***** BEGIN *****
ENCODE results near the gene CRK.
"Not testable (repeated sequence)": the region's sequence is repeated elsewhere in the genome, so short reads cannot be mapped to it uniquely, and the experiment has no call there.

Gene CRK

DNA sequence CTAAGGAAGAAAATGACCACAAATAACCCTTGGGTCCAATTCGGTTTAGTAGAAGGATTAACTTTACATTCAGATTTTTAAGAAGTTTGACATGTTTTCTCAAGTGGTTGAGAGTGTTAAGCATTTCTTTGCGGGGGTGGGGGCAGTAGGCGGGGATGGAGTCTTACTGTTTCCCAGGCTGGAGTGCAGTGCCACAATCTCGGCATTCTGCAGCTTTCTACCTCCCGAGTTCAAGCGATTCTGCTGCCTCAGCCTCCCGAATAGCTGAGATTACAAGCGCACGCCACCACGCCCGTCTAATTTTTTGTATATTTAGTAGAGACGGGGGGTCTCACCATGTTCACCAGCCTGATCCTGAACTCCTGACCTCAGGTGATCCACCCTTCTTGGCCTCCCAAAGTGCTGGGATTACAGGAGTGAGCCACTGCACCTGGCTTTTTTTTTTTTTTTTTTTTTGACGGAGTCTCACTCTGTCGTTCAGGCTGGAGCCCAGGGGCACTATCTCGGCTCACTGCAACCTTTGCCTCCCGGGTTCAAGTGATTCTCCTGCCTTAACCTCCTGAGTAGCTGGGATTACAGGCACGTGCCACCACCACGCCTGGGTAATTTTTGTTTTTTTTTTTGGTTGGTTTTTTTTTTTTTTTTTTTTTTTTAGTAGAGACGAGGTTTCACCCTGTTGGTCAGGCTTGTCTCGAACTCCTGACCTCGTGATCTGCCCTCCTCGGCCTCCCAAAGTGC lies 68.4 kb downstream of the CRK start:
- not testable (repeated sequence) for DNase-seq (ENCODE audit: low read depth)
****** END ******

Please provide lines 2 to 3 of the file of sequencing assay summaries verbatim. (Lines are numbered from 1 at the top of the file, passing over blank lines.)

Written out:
"Not testable (repeated sequence)": the region's sequence is repeated elsewhere in the genome, so short reads cannot be mapped to it uniquely, and the experiment has no call there.

Gene CRK